Surveys Show Public Supports FairTest's Goals

K-12 Testing

Politicians, test-makers, various corporate leaders and think tanks, and many editorial boards of leading newspapers have conducted massive public relations campaigns in support of both No Child Left Behind (NCLB) and state-mandated high-stakes testing. Despite these efforts, the public remains very skeptical of the testing agenda.


FairTest’s believes there is too great a reliance on testing to make major decisions, multiple measures must be used for making educational decisions, and NCLB needs major changes. Survey and focus group data show that FairTest’s views are in many cases the majority or near-majority opinions on these topics.


For example, Phi Delta Kappan’s 2003 and 2004 annual surveys questioned support for basic components of NCLB (Examiner, Fall 2003).


• When asked, “In your opinion, will a single test provide a fair picture of whether or not a school needs improvement?” two-thirds responded “No” in both years.
• In both years, nearly three-fourths stated that is was not possible “to accurately judge a student’s proficiency in English and math on the basis of a single test.”
• Also in both years, 80% said they were concerned “a great deal” or “a fair amount” that “relying on testing for English and math only to judge a school’s performance will mean less emphasis on art, music, history, and other subjects.”
• In 2003, 66% said they “believe the emphasis of NCLB on standardized testing will encourage teachers to teach to the tests,” and 60% “believe this would be a bad thing.” A similar question was not asked in 2004.


The national PTA surveyed parents last winter. Nine out of ten respondents indicated that “factors in addition to student test scores should be used to effectively measure school performance.” Further, over half said, “NCLB’s reliance on testing has had a negative effect” on untested subject areas. Similarly, on a national survey by the group Public Agenda, almost six in ten said that “schools today place far too much emphasis on standardized tests”.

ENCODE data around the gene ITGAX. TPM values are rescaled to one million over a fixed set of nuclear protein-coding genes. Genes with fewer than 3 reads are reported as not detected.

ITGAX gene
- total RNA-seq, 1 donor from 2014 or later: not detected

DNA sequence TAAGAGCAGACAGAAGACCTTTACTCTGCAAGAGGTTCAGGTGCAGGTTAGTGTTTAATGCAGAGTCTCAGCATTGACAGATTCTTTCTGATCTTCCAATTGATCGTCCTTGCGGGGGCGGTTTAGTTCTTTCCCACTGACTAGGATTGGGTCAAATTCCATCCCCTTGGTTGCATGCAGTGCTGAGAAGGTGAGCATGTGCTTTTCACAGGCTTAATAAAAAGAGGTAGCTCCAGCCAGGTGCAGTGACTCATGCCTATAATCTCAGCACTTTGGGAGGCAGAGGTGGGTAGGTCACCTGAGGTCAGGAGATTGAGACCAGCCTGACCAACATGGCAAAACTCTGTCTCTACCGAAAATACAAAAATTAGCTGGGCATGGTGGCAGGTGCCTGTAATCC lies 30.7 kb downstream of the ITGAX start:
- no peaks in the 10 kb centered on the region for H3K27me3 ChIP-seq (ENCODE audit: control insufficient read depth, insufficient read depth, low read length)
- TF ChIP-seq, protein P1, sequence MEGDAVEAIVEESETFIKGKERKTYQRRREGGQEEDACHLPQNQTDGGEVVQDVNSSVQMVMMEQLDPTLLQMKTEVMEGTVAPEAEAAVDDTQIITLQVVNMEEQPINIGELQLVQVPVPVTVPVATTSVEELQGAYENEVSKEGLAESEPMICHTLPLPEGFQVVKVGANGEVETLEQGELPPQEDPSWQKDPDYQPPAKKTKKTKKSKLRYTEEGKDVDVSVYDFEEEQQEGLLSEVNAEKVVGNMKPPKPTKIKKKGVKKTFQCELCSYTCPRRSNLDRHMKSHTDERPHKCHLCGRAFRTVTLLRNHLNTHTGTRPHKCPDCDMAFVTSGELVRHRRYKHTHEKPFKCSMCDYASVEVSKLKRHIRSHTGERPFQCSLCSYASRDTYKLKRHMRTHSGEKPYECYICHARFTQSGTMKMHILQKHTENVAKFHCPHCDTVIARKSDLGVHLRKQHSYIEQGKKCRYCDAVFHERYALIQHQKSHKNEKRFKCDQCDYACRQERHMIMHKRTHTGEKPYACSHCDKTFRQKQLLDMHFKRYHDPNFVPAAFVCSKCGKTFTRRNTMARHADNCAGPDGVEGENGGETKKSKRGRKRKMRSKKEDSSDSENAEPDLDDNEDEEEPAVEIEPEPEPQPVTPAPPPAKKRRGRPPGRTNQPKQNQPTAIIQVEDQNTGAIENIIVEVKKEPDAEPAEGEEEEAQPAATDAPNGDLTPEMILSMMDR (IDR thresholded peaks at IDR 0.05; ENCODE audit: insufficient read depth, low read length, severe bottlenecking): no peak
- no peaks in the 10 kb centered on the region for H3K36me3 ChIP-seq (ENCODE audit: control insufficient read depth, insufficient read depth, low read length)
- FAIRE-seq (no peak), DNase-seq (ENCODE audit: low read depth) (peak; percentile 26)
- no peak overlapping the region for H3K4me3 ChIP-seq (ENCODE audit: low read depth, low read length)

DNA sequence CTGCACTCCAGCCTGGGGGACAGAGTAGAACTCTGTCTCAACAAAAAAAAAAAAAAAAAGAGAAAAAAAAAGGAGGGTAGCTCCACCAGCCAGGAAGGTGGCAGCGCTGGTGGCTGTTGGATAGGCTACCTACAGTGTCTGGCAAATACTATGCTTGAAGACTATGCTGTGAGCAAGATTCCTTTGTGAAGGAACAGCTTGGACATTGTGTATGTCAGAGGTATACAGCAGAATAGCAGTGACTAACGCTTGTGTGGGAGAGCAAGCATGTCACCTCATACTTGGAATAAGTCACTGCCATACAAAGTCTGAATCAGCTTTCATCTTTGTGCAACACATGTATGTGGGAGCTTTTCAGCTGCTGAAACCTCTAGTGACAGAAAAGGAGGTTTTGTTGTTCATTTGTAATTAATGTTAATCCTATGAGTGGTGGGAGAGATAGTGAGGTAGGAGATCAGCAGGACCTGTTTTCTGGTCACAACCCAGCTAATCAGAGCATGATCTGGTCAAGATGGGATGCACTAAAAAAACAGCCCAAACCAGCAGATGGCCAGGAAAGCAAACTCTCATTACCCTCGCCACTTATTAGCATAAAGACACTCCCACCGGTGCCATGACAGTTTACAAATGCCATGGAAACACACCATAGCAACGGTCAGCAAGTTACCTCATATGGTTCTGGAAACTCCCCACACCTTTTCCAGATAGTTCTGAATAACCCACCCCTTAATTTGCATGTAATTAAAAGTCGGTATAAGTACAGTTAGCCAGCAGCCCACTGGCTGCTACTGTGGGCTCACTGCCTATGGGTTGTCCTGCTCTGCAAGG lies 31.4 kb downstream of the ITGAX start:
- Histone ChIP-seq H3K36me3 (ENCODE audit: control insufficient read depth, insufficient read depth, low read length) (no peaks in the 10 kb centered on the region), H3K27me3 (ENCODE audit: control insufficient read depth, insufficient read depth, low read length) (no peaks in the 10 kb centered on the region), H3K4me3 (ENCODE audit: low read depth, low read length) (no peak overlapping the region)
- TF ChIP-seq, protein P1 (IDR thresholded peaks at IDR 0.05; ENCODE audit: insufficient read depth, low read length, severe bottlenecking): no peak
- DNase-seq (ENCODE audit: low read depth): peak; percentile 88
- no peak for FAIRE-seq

That same survey reported that nearly eight out of ten respondents agreed “it’s wrong to use the results of just one test to decide whether a student gets promoted or graduates.” An Ohio poll reported that 70% of respondents supported a graduation exam, but 69% said students who fail the test should graduate if they have good grades (Examiner, Fall 2000).


Louis Gerstner, former chair of IBM and founder of the Teaching Commission, has been strongly promoting high-stakes testing. In an April Commission survey, many of the findings contradicted Gerstner’s goals. For example, 52% of the general public and 71% of teachers said standardized tests do not accurately measure student achievement.


Fewer than 30% of respondents to a survey by the Horace Mann Educators Corporation believed standardized tests are the best way to measure children’s school performance. (Examiner, Summer 2001). The 1999 Kappan poll found that only one-quarter of respondents thought standardized tests provided a more accurate picture of student academic progress than do teacher-based sources of information, a finding repeated the following year (Examiner, Winter 1999-2000). Even a poll by the strongly pro-testing Business Roundtable found that its respondents were far more likely to trust a local teacher “in presenting information on school performance” than any other person or group, presumably including corporate leaders (Examiner, Summer 2003).


In depth responses
As people dig deeper into the issues, they seem to become more opposed to test-based accountability. Mid-Continent Research for Education and Learning (McREL) established a national dialogue in 2001 with hundreds of participants engaged in ongoing discussion about NCLB. “Participants increasingly rejected the ‘one-size-fits-all’ notion implied by the NCLB legislation,” explained McREL’s report. They placed increased parent involvement at the top of their priorities for school improvement, but believe that under the testing regime, “Parents may have fewer opportunities to become engaged in their children’s schools.”


Participants, McREL added, want students to become “good citizens” and obtain critical thinking skills. They want schools to “support the development of every child’s unique talents and skills… They want multiple measures of performance and multiple ways for students to demonstrate their competencies.” And they want research and development of better assessments.


• Kappan polls at
• Teaching Commission at, click on press center
• PTA at
• McREL at